Maureen Meyer - Second Place, ArtSlant Prize 2013
I discovered Maureen Meyer’s work this summer when she was chosen by the jury to advance to the next round on the way towards the Artslant Prize. I forwarded the announcement email to Artslant’s Editor, Natalie Hegert, and asked, “Who is this person? Her work is beautiful.”
Her name is Maureen Meyer. She was born in Nuremberg, Germany and she has lived in many places. Of late, she resides, and paints, in New York City. Her education and experience have trained her in painting, textiles, and fashion. But it was at an indigo workshop in 2006 where she discovered indigo and united these three fields, setting out on the path that led to the paintings that we see in this collection here.
At first glance, one might think that Maureen Meyer creates these images electronically or overexposes photographic images. “Is she playing with x-rays?” one might wonder. One could reach these conclusions because the images are so bright; they are so flushed with light, a light complemented and brightened by the fading, and darkening, shades of indigo.
But these images are neither electronic, nor photographic; they are acrylic paintings. Given their abstract nature, one might suspect that she paints images conjured from her imagination, but this is not the case either.
She explained to me that her process begins by stretching, clipping, and or even stitching fabric, which she then paints. The result of this Hantai-esque pliage –these painted fabrics – are not the end product, they are just the point of departure, the model for the paintings. Maureen then takes what she sees in her “sketch,” mixes the indigo pigment into acrylic paint, and then recreates the fabric image on the canvas to create the paintings in this indigo series.
Maureen Meyer, Approaching Thunder, 2011, Acrylic on Canvas; © Maureen Meyer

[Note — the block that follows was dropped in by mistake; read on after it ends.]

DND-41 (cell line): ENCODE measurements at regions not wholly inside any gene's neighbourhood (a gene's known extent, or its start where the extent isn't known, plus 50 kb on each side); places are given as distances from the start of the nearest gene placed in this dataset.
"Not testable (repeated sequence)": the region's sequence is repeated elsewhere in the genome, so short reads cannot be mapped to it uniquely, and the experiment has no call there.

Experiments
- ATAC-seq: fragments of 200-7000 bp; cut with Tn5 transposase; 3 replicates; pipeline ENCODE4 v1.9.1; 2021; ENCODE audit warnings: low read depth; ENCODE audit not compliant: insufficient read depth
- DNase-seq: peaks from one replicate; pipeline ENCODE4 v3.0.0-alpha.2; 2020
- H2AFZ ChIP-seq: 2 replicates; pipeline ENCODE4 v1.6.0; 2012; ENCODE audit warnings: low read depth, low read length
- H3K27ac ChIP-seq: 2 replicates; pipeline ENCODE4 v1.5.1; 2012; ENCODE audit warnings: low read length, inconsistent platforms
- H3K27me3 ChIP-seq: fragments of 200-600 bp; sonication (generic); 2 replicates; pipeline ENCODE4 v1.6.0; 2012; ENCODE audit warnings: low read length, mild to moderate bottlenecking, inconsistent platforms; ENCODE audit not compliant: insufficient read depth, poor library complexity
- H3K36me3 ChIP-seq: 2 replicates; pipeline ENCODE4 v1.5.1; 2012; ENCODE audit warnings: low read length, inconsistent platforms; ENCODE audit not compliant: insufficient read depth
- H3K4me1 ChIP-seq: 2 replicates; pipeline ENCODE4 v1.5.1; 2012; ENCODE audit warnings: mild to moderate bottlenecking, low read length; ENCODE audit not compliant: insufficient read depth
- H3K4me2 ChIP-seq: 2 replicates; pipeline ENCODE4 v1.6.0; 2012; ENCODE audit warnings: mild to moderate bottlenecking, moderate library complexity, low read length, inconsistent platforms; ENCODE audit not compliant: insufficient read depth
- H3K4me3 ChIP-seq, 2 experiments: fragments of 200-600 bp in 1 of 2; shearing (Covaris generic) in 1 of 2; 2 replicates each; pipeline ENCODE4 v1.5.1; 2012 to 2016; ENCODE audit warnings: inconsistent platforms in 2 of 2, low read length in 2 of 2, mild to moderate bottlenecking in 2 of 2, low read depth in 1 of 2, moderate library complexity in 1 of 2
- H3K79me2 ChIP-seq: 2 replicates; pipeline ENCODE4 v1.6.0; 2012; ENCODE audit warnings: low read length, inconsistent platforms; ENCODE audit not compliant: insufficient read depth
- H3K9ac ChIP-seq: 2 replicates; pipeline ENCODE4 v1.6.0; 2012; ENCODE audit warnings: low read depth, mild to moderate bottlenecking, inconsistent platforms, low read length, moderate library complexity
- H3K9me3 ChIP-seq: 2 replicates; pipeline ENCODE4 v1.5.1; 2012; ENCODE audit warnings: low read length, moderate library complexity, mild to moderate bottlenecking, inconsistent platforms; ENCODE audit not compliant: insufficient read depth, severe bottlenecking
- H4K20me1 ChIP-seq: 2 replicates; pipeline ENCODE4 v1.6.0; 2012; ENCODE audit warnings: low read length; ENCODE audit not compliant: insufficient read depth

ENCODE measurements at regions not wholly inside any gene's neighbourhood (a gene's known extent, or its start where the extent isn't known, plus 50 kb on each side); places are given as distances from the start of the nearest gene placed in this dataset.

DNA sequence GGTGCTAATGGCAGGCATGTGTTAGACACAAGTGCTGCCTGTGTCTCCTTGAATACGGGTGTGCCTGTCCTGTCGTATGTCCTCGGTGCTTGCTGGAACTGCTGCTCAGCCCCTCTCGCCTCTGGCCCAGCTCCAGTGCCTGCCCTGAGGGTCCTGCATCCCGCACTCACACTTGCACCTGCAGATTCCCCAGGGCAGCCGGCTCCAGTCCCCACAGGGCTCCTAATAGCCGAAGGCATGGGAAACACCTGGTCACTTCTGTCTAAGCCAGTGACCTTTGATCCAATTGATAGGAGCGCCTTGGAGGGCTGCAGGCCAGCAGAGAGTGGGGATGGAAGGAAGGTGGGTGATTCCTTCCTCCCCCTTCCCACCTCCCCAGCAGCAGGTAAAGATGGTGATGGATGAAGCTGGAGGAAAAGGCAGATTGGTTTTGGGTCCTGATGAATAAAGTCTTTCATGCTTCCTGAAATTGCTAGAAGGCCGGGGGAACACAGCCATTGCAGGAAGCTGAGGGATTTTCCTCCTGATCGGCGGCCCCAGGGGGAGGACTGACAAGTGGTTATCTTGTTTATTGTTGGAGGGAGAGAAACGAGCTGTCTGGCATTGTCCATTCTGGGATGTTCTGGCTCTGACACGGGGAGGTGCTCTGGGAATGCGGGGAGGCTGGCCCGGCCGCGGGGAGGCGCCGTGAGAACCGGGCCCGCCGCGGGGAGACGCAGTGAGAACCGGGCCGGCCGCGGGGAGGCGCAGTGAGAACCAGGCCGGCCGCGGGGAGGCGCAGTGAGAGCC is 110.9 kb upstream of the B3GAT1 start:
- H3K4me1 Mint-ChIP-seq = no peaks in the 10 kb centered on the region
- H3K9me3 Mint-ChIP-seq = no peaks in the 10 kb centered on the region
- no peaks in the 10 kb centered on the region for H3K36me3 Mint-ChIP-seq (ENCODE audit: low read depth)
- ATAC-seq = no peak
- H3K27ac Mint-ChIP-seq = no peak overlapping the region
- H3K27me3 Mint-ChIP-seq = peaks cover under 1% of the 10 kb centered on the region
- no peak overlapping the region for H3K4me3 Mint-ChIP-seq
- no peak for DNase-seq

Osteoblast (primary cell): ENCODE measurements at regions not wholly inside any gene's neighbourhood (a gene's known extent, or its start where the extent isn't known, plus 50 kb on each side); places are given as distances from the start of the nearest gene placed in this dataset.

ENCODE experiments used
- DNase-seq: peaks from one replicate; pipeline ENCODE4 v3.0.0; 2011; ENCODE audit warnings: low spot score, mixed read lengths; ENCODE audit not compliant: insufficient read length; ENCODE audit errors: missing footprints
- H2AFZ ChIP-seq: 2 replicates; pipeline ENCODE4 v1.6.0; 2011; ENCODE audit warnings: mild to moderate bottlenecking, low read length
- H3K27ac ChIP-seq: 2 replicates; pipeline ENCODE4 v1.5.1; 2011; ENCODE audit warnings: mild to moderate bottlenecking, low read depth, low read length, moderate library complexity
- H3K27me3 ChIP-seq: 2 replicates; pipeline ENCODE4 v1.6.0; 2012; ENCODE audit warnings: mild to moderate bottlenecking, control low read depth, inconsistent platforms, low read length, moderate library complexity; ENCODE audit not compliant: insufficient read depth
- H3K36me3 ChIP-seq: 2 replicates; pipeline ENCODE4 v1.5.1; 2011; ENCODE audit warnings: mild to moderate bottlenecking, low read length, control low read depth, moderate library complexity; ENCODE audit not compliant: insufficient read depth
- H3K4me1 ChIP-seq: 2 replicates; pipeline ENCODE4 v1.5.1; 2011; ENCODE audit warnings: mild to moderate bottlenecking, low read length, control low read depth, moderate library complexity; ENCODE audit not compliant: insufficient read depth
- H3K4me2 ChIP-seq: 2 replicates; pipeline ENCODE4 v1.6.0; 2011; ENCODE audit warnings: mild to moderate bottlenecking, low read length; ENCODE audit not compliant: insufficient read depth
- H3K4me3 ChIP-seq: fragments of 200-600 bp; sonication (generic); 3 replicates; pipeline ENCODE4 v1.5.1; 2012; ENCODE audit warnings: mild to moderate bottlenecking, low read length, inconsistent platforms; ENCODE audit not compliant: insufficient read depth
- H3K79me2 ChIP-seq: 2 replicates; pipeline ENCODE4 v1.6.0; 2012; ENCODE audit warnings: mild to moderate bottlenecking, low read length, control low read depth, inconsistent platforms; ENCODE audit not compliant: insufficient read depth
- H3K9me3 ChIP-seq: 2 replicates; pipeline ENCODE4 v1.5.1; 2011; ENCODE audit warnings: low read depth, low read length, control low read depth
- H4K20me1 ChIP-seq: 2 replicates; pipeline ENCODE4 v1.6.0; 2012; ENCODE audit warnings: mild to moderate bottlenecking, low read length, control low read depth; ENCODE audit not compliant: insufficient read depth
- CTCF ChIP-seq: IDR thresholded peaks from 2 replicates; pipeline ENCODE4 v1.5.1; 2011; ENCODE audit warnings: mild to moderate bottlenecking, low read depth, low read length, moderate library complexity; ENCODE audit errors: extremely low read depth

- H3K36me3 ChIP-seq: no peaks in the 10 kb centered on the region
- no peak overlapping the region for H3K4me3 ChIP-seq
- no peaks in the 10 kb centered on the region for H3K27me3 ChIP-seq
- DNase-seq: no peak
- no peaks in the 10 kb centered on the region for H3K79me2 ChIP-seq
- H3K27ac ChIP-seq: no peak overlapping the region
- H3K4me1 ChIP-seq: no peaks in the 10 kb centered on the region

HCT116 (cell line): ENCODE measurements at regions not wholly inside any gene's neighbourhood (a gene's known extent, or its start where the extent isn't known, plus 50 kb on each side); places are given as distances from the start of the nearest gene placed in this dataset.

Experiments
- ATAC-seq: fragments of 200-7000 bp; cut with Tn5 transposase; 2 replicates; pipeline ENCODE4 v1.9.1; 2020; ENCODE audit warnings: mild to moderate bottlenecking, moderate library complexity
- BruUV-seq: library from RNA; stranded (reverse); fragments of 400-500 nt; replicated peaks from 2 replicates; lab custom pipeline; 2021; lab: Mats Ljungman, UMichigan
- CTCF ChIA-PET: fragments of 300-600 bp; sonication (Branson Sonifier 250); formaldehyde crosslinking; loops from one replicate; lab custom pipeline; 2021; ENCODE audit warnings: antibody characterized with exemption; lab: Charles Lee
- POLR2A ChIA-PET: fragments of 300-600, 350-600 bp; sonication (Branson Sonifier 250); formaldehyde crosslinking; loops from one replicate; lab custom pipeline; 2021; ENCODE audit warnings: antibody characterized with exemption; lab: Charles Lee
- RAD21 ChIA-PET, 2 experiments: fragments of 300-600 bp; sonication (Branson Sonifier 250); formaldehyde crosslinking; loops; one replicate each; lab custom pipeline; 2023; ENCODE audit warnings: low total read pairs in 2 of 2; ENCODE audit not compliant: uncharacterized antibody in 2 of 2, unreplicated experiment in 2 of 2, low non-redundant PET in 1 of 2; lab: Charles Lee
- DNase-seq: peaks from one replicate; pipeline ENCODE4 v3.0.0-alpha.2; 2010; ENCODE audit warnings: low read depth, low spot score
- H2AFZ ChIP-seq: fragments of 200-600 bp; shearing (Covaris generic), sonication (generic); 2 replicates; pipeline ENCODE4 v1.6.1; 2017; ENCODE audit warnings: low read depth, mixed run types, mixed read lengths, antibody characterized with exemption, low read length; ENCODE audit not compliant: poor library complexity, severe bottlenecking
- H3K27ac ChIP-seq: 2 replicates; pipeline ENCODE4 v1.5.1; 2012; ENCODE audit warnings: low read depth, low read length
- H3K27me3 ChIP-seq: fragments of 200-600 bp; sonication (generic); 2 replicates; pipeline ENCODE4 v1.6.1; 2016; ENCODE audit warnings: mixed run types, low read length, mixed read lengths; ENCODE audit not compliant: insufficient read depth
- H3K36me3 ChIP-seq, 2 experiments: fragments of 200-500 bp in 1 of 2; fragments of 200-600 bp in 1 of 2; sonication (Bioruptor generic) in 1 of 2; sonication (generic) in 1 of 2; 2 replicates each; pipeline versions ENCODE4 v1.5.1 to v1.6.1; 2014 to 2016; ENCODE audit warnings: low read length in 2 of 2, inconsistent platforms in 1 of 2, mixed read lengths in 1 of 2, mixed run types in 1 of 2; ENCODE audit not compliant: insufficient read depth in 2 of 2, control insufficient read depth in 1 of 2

It is perhaps her study of indigo that I find most compelling about her work. There is something so rich and inescapable about this color. All colors can fade into white and darken to black, but no color does that quite like indigo. No color has quite the same emanating warmth; no color pulls you in like indigo does. Maureen and I spoke about these magical qualities and she smiled, “There is a seductive nature of indigo.”
If the indigo and the light pull me into her work, then I suspect that it is the strong patterns of geometry that keep me looking within them. Meyer creates that geometry with strong lines; they might be the thin indigo gridlines of the Road and the Common, or they might be the long white-filled indigo stripes of At the Foot of the Hill. The lines never remain constant or hard; they are purposefully blurry, and they vary in thickness and spacing. Those irregular lines are variations on themes that keep the eye moving.They build a structure, and Meyer ornaments that structure with light and dark. Without the powerful lines, these would be very different paintings.
Those lines, decorated in dark and light and white and indigo, create a dreamy visual rhythm, patterns, often grids of light and dark. Sometimes, though, they are repeated and varied motifs, like we see in Return and Departure or The Thunder Breaks. In Approaching Thunder, the grid seems to be falling apart, but it does not; it hangs together, about to collapse. It is the resistance holding the piece together that creates a contradictory calm and tension, creating a delightful visual of the clichéd calm before the storm.
To me, Meyer’s combination of bright light and soft darkness, held together with those strong lines and layers, outlined and filled with the seductive, majestic richness of indigo, create a rich painted place of calm and spirit. These pieces all bring me to that place that Charles Baudelaire describes in his poem, “Invitation to the Voyage,” that place where:
There all is order and beauty,
Luxury, peace, and pleasure.
When I spoke with Maureen, she explained that the work we see here is just the beginning of her exploration of indigo. She says that she is only just now beginning to crack the code of this mysterious color. I look forward to seeing what comes next.
—James Patrick Benn
(Image on top: Maureen Meyer, The Shining Wire, 2009, Acrylic on canvas, 16 in x 14 in; © Maureen Meyer.)